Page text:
Six questions to ask and answer before seeking my advice

“What do you think about giving clubs? I’ve noticed that lots of nonprofits have them.”

“Our board thinks we should start an endowment program. What’s your advice?”

“I’ve been hearing a lot about crowdfunding. Is that something we should try?”

Several times a month, I get questions like these from harried fundraisers on the hunt for THE strategy that will set their fundraising efforts on a course to greater success. The first response that comes to my mind, particularly when I’ve not met the person or the cause behind the question, is a snarky “How in the world should I know?” or “Your guess is as good as mine.”

But neither would be helpful, kind, or respectful and former Girl Scout that I am, I try my best to be all three. So I check my attitude, slap on my consultant hat, and away I go. As my family and friends will tell you, I’m seldom at a loss for words or advice.

Amazingly, most folks claim they find our conversations to be a help. However, I know my counsel could/would have been so much more useful had the caller taken time to ask and answer a few questions before reaching out to me — at a minimum, the following six:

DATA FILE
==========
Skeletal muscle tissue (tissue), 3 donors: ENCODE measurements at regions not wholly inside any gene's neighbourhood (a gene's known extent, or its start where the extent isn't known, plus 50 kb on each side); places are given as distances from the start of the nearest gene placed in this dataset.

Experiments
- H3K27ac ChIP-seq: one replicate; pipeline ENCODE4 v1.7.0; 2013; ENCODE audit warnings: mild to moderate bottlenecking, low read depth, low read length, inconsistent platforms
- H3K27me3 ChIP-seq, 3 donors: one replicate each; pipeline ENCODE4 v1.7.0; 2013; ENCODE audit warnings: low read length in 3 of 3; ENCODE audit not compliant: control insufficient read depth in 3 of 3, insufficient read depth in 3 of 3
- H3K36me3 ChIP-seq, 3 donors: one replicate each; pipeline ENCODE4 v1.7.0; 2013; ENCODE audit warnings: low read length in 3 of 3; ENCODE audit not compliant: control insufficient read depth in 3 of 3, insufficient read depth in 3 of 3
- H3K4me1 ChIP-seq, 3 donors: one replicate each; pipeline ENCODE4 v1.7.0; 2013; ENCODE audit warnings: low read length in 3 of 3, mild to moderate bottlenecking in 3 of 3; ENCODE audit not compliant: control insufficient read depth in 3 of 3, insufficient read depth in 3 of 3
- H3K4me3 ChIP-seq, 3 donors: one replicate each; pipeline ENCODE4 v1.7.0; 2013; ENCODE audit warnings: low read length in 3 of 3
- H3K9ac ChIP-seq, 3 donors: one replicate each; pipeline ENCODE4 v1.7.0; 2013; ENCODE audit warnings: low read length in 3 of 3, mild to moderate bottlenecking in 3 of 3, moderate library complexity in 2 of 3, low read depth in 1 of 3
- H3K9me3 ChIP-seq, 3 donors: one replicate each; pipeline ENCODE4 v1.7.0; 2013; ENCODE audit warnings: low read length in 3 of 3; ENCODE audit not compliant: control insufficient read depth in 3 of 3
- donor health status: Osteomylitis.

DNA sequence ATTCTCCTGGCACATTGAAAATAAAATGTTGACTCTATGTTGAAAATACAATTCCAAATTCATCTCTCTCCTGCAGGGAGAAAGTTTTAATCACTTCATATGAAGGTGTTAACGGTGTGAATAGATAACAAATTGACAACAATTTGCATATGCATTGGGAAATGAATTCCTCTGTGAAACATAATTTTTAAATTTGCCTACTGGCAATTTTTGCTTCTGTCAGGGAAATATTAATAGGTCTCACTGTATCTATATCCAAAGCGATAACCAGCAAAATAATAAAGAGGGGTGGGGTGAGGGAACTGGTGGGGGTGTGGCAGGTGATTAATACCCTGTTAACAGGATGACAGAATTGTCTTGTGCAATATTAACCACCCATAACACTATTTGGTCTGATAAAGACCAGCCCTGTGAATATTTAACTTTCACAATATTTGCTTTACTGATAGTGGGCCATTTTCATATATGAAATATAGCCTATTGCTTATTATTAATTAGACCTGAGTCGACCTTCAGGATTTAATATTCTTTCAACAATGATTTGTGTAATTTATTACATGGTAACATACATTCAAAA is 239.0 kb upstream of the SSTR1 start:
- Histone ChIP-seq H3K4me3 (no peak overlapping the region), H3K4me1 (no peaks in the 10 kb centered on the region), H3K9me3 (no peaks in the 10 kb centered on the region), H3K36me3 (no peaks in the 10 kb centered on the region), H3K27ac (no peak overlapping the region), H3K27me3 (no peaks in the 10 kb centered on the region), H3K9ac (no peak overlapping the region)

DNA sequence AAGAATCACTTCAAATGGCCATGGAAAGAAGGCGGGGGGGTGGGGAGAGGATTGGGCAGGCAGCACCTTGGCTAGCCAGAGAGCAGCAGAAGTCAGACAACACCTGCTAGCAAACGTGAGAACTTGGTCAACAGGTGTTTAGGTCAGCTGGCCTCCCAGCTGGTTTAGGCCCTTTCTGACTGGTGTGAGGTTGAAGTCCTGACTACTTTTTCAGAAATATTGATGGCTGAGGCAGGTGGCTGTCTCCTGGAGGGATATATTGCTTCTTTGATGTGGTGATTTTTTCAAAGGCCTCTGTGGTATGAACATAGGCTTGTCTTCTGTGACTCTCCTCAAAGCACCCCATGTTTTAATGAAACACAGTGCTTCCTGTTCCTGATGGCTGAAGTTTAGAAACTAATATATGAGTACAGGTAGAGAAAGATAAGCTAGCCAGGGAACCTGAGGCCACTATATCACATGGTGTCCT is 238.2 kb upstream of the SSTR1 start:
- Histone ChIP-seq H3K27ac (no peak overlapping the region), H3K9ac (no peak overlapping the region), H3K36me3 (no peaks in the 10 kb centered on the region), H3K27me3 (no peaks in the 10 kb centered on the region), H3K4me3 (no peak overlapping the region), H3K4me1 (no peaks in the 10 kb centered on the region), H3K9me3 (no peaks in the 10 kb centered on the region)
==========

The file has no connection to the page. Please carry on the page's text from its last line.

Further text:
• What’s the issue/problem/opportunity you are trying to address?
  • How will implementing the proposed strategy help address the issue?
  • What other strategies have you considered and why this one and not those?
  • How does the proposed strategy build on or complement what you’re already doing?
  • Do you have sufficient staff and budget to support the proposed strategy?
  • How will you assess the effectiveness of the proposed strategy should you decide to implement it?

If you have your hand on the phone (or computer keyboard) ready to contact me or another fundraising consultant, stop, wait, ask, and answer.

Do all that and now you’re ready to (really) talk.

For more on making choices for your fundraising program, see:

For fundraising success, focus

Get more done by doing less

Even good ideas may have to die

Comments

  1. Another great post! These six questions are great ones to ask when thinking about some new initiative/strategy. They really help clarify what the problem is, why we aren’t choosing other options, and maybe what we are afraid of doing that this strategy will serve as the workaround. Really helps get to the heart of the issue.

    • Thank you, Dan. You’ve identified one of the crazy aspects of organizational life — latching onto a strategy that seems to address one challenge when really it’s a way of avoiding bigger issues.

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